First Place Nationwide: NU student project diverts terrorism recruits

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Norwich University students have won the national P2P (Peer to Peer) Challenging Extremism competition. Facilitated by EdVenture Partners, the competition was sponsored this year by the U.S. Department of Homeland Security, with support from Facebook. The team placed first out of 44 teams nationwide.

The Norwich P2P team brings a diversity of perspective to a global problem (clockwise from left): Professor Travis Morris, advisor; Naomi Rinaldo ’19 of Middlefield, Conn.; Jacob Freeman ’17 of Wake Forest, N.C.; Emran Babak ’20 of Kabul, Afghanistan; Akshay Awasthi ’17 of New Delhi, India; Yushan Xireli ’18 of Ürümqi, China.

The Norwich P2P team brings a diversity of perspective to a global problem (clockwise from left): Professor Travis Morris, advisor; Naomi Rinaldo ’19 of Middlefield, Conn.; Jacob Freeman ’17 of Wake Forest, N.C.; Emran Babak ’20 of Kabul, Afghanistan; Akshay Awasthi ’17 of New Delhi, India; Yushan Xireli ’18 of Ürümqi, China.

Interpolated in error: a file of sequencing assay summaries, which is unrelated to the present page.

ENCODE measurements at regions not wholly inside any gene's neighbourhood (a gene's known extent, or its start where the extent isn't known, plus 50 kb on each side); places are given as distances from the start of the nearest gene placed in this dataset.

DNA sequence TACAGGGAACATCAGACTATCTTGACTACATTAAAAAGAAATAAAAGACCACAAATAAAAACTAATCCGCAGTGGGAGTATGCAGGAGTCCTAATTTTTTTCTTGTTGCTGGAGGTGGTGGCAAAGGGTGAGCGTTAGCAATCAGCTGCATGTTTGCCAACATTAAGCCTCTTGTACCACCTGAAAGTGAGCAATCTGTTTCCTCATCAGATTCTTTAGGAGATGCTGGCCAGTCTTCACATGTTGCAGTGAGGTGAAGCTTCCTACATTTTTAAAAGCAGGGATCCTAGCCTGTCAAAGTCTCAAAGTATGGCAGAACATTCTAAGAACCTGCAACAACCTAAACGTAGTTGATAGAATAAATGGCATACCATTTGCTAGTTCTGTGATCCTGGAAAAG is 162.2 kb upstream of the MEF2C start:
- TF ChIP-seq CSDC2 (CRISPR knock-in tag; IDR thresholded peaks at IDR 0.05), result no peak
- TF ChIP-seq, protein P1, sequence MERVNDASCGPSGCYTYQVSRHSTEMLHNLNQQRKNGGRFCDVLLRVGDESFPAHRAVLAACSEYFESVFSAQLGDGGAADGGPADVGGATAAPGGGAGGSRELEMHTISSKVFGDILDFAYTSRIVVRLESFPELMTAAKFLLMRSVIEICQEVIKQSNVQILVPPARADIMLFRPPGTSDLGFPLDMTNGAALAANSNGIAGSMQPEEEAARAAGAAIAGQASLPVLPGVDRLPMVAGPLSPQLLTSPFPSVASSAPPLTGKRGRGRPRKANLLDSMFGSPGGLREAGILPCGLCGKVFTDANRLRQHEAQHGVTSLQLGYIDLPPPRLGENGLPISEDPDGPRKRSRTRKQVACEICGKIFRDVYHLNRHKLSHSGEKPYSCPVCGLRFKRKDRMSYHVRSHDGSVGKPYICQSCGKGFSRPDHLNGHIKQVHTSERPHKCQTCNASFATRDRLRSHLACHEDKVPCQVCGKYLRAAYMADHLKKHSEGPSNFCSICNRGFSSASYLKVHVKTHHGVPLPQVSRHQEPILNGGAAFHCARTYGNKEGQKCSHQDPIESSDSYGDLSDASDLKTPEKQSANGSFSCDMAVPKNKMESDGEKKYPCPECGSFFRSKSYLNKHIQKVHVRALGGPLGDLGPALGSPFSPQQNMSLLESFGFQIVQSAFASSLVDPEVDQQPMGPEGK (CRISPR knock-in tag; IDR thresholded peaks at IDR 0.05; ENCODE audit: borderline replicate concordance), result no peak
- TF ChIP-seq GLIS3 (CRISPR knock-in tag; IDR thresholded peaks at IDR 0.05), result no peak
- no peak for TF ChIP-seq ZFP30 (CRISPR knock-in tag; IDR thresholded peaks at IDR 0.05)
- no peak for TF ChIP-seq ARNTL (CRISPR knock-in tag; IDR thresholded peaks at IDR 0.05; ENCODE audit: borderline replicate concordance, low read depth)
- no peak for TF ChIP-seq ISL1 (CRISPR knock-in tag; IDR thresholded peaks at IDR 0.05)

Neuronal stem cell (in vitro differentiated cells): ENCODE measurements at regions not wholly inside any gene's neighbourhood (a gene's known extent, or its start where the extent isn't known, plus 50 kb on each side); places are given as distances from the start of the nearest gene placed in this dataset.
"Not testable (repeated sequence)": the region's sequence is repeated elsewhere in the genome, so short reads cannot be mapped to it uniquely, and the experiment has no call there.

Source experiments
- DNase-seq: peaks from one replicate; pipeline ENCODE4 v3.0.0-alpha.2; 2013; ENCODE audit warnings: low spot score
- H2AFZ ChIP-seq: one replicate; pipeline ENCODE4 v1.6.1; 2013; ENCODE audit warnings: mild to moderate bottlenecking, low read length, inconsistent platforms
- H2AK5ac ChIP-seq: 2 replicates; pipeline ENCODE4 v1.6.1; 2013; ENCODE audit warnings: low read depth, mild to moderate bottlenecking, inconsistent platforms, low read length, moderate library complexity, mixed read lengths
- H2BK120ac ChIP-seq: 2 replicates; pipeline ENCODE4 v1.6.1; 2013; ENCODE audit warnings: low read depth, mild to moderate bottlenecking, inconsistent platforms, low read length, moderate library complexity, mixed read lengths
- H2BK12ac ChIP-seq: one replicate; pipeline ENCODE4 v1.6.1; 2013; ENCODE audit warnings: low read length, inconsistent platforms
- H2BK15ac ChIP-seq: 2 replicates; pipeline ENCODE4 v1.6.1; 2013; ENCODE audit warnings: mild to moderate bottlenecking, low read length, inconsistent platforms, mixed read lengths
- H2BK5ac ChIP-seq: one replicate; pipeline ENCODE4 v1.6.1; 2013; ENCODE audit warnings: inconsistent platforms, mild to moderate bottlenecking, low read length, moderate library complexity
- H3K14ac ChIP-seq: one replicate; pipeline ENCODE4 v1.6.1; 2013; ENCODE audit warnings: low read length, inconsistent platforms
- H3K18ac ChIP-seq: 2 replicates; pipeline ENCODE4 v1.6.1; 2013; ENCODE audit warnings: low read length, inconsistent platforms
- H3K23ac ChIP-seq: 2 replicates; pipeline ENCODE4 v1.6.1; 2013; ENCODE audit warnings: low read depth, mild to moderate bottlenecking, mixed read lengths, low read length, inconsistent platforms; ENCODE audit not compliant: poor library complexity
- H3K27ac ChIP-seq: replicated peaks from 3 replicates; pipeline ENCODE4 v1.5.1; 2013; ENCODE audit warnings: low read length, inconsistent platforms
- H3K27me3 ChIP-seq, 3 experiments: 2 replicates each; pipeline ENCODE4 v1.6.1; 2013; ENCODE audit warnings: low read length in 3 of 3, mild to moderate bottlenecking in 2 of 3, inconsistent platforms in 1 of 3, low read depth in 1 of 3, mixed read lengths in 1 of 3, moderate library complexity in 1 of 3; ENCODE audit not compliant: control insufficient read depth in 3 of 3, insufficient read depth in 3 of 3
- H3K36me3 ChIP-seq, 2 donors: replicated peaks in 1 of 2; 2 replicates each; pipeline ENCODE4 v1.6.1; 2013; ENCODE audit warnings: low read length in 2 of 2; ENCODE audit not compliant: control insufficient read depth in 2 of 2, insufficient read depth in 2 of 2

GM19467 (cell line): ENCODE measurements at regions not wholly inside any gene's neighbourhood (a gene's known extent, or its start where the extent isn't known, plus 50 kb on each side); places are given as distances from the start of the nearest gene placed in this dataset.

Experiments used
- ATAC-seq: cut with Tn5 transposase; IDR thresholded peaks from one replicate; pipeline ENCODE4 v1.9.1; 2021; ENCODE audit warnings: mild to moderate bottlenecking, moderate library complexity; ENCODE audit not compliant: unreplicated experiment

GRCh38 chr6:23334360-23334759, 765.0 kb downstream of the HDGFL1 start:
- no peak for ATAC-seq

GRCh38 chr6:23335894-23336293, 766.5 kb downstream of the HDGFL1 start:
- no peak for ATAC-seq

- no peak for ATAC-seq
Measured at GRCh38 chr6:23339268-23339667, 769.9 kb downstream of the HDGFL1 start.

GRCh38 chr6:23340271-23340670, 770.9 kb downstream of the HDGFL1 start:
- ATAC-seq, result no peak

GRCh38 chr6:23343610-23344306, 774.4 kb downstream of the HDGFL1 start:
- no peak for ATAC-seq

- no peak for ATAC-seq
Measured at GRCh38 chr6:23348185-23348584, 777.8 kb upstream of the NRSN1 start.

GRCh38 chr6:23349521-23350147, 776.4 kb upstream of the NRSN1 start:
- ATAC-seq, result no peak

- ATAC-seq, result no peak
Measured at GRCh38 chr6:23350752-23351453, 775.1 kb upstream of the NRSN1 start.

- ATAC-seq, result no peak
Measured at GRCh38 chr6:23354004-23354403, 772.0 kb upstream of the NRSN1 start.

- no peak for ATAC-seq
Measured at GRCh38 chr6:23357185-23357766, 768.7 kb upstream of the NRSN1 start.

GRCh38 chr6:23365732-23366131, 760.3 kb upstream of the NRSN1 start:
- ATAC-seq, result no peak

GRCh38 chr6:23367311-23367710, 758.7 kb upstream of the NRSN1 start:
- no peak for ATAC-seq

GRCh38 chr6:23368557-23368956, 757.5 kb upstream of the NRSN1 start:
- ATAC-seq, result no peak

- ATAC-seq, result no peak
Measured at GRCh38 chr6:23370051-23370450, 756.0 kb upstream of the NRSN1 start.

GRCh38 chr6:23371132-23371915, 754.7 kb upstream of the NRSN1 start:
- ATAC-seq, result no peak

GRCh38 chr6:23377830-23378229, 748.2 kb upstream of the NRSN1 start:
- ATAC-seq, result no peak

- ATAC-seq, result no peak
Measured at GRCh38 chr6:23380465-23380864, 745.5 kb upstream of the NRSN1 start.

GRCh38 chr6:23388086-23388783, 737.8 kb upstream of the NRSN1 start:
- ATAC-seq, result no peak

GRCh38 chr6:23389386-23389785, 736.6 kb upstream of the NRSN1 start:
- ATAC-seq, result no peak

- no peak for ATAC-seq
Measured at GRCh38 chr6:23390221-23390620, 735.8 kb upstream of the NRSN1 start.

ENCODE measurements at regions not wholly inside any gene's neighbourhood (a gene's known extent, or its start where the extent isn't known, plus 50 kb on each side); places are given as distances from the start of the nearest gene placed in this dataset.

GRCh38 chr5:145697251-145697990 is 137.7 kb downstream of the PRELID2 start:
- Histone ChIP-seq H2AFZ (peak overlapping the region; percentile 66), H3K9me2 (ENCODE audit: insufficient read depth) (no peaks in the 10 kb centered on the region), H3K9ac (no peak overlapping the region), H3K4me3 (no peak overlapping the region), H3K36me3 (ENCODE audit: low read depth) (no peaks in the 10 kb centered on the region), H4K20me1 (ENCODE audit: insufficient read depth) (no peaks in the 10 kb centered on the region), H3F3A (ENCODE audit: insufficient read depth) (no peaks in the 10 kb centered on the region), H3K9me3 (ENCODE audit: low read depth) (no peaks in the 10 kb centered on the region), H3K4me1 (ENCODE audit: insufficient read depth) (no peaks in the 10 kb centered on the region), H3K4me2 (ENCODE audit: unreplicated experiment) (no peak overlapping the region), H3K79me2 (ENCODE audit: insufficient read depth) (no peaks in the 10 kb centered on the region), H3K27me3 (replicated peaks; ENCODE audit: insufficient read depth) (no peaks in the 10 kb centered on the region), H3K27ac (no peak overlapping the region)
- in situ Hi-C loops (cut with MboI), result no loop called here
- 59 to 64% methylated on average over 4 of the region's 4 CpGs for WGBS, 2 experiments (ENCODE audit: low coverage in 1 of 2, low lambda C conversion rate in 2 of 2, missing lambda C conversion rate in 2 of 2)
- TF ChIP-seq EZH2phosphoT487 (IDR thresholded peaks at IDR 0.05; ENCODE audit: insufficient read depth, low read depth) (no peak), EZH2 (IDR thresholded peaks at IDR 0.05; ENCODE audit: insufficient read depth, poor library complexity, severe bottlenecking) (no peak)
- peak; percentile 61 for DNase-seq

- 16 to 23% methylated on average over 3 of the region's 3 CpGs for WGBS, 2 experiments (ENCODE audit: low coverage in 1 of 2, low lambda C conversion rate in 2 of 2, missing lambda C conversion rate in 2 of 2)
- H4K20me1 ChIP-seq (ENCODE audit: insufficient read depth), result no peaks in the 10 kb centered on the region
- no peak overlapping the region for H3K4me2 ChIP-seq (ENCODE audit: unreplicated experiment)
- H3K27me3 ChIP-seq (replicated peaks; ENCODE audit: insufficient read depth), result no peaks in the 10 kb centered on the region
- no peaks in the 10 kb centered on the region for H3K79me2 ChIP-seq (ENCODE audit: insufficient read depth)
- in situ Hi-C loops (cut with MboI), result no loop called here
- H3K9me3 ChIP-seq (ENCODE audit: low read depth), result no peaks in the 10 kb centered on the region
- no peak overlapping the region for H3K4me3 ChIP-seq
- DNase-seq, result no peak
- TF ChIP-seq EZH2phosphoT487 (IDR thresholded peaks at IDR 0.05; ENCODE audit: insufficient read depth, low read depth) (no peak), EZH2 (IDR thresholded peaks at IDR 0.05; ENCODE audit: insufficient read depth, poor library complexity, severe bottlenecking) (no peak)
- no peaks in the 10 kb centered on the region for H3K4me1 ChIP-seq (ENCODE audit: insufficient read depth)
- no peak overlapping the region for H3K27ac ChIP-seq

Last fall, under the guidance of criminal justice professor and NU Peace and War Center Director Travis Morris, the student team built the Extremist Mimicry Interception Tool (EMIT). An online campaign that mimics the tactics of terror-recruiting efforts, EMIT is designed to attract 18- to 35-year-olds already at risk for recruitment. They are diverted to a site where former members of terror groups tell stories about how they got out. EMIT has hit a nerve: In its first month, the site attracted (and survived) 4,800 attempted attacks.

Along with three other finalists, the Norwich P2P team presented EMIT on February 1 to a panel of government officials and other leading experts in Washington D.C. At the end of the day, they learned they had won. The students brought home $5,000 to continue their work countering violent extremism.

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